Understanding Disproportionality Part 1: What Disproportionality Is and Why It Matters

Written by Jaspreet Kaur

NYU Metro Center recently released the blog post, “Disproportionality and Punishment: A CRE Approach to School Discipline” that problematized continued disproportionate suspensions of Black and Latinx New York City Public School students. This week, we will release 2 parts of a 4-part blog series that  responds to that article by providing information and strategies used by the Technical Assistance Center on Disproportionality (TAC-D) project housed at NYU Metro Center.

Part 1 of this series covers what disproportionality is and why it’s an important issue in the US public school system. Part 2 of this series will move into the technical aspects related to measuring disproportionality and provide real–time examples of the way disproportionality occurs in schools. Parts 3 & 4 will discuss the ways in which TAC-D works to dismantle disproportionality.

Disproportionality can be experienced in various forms. It manifests as an over-representation of a specific group in special education programs and disciplinary outcomes relative to the presence of this group in the overall student population. Students who receive disciplinary actions—such as suspensions—within school are less likely to complete high school, and students who receive these disciplinary actions in earlier grades have higher chances of receiving disciplinary actions  in later grades.1

It can also be the the under-representation of a particular group in accessing intervention services, resources, programs, rigorous curriculum and instruction relative to the presence of this group in the overall student population.

Disproportionality is deeply rooted and widely spread throughout the US education system. It is in many ways a microcosm of the existing sociopolitical and racial inequities in our society. It starts in the classrooms and cumulatively leads to visibly disproportionate patterns in schools, districts, states, and the nation as a whole. Numerous districts across the nation—including New York City Schools—have been cited year after year for disproportionate outcomes. There are various factors which cause disproportionality that are not only tied to the way the system is structured but also to the existing policies, practices, and mindsets of the individuals engaged in student placement and discipline at various levels. Black and Brown children, the children who are most often perceived as different culturally and linguistically, are at risk in our schools.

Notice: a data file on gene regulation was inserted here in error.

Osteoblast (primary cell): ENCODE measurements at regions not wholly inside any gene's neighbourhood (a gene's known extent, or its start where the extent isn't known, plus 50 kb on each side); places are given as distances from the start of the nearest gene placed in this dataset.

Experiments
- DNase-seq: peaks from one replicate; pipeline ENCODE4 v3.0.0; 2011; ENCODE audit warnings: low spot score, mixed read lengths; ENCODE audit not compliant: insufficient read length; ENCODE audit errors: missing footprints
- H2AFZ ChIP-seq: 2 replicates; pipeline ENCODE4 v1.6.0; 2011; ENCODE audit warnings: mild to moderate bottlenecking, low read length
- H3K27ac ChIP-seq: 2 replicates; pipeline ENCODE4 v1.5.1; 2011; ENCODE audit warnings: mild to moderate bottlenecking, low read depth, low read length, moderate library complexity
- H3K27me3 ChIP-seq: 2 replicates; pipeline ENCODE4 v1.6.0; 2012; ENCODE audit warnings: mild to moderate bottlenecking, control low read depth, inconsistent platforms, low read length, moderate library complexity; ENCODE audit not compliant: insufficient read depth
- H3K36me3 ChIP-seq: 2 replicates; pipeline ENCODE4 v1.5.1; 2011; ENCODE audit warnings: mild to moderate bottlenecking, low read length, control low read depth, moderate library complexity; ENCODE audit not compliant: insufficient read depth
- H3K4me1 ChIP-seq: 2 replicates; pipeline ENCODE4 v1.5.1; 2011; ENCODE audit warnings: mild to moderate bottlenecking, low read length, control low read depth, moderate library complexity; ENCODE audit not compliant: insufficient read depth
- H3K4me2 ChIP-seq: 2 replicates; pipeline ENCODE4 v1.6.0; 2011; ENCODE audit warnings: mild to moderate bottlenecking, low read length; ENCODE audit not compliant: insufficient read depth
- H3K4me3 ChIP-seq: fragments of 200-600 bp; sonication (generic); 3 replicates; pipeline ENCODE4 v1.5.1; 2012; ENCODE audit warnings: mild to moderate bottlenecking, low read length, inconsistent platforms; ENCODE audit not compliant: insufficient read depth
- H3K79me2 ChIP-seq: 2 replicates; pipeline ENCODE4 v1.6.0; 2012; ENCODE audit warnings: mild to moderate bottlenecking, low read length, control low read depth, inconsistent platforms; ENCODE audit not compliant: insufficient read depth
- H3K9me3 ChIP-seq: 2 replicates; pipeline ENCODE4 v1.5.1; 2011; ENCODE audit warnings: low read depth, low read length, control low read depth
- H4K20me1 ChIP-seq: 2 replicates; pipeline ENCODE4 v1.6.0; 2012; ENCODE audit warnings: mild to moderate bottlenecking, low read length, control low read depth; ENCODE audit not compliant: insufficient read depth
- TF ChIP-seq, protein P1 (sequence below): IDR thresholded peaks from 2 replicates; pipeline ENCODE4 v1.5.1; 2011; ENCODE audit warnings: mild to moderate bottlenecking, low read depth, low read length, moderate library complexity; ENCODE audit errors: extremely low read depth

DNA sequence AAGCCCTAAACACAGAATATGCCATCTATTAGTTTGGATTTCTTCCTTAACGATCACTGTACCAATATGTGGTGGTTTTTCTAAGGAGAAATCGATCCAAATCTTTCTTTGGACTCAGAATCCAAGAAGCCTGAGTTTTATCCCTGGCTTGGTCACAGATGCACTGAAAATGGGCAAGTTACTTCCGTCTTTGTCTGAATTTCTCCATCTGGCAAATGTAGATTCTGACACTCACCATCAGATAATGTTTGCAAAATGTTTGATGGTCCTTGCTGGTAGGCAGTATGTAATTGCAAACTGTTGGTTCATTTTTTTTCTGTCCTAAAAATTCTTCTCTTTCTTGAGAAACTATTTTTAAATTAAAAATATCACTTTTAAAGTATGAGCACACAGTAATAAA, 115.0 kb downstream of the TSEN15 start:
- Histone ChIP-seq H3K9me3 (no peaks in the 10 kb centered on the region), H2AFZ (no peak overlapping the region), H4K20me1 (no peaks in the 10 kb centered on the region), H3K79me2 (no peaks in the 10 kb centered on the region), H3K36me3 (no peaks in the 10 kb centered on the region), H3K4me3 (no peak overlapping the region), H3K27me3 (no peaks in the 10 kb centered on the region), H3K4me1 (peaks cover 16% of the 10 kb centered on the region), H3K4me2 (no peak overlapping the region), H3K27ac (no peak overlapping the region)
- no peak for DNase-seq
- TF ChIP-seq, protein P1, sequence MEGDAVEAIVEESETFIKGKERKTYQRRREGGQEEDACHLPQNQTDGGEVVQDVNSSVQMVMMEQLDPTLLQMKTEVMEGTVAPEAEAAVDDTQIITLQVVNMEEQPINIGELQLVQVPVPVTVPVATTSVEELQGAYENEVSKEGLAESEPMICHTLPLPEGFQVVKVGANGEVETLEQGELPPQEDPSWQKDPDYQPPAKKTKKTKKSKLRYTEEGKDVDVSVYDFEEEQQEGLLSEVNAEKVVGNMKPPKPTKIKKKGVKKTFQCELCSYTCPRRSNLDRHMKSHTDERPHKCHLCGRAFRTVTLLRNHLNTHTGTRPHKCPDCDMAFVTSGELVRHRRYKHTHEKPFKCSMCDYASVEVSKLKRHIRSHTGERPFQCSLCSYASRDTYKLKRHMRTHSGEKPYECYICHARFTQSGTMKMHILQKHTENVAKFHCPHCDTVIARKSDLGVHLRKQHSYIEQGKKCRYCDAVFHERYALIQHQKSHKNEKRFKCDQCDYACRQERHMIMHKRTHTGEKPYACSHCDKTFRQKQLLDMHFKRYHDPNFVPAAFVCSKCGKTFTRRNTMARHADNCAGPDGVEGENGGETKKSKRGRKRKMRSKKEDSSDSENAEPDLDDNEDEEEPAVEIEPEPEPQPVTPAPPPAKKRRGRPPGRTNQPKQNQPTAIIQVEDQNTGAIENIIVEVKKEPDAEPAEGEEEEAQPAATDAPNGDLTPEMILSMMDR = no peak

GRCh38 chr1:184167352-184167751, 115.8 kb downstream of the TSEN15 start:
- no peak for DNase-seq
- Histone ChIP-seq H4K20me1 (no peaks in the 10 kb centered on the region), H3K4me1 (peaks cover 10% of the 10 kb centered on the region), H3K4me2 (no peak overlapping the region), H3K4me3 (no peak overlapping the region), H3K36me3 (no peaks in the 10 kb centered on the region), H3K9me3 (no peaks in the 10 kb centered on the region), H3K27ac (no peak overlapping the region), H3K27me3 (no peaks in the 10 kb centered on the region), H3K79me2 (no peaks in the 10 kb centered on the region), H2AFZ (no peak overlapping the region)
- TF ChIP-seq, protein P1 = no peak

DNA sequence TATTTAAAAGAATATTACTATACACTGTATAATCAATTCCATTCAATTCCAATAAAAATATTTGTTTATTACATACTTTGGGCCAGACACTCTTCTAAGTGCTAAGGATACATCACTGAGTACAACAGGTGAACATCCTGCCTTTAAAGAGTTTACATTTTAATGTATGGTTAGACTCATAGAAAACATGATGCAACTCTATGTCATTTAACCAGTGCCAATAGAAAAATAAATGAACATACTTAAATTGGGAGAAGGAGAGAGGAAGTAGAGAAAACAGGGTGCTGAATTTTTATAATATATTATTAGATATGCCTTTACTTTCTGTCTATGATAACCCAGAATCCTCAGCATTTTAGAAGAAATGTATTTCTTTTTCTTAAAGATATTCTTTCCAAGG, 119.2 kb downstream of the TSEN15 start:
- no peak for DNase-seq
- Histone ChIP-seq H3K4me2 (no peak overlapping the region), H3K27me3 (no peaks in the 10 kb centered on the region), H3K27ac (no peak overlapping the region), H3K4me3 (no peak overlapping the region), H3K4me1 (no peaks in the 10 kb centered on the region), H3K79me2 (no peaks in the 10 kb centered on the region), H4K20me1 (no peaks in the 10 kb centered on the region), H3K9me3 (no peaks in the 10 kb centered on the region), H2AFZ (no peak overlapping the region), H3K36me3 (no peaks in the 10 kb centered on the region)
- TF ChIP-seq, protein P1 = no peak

Using New York City Public Schools as a case study for disproportionality, we see that the 2017-2018 school year has been particularly challenging with an overall increase in suspensions after a few years of reporting a decline.  Black students, students with disabilities, and male students are the subgroups which were at high-risk last year and experienced disproportionate treatment across NYC Public Schools. If we look back at the data from the previous years, the same set of subgroups continued to be “at-risk.”

When we step back and look at the broader picture, we see pockets of districts that have higher suspension rates in comparison to others. This shows that the neighborhood in which a student goes to school further determines the risk at which he/she will be involved in a disciplinary process. For example, pockets in the Bronx and Brooklyn experience higher suspensions than all other New York City School Districts.

Although we can currently measure several forms of disproportionality with available data, there is a need for student-level disaggregated data by race, IEP, and gender to further understand the way students who fit in multiple marginalized groups are affected by disproportionality.  For example, with this data, we would be able to calculate the risk index and risk ratio of a Black Male student who has received an IEP. A further look into the intersectionality of the data can help us better understand the compounding effects of disproportionality.

So, what can we do to lessen disproportionality? Specific policy interventions with a system for continuous monitoring and evaluation are necessary to improve equity in schools. School districts must examine how school personnel, school structures, and interventions impact different student sub-groups.

Read the subsequent parts of our series on disproportionality:

1Tobin, T.J., & Sugai, G.M. (1999). Using Sixth-Grade Record to Predict School Violence, Chronic Discipline Problems, and High School Outcomes. Journal of Emotional and Behavioral Disorders, 7(1), pp. 40-53.


Jaspreet Kaur is a Senior Research Associate at the Technical Assistance Center on Disproportionality (TAC-D). As an experienced educator, analyst, and program manager, she works to support districts’ understanding of data and enhance system efficiency through customized tools and models.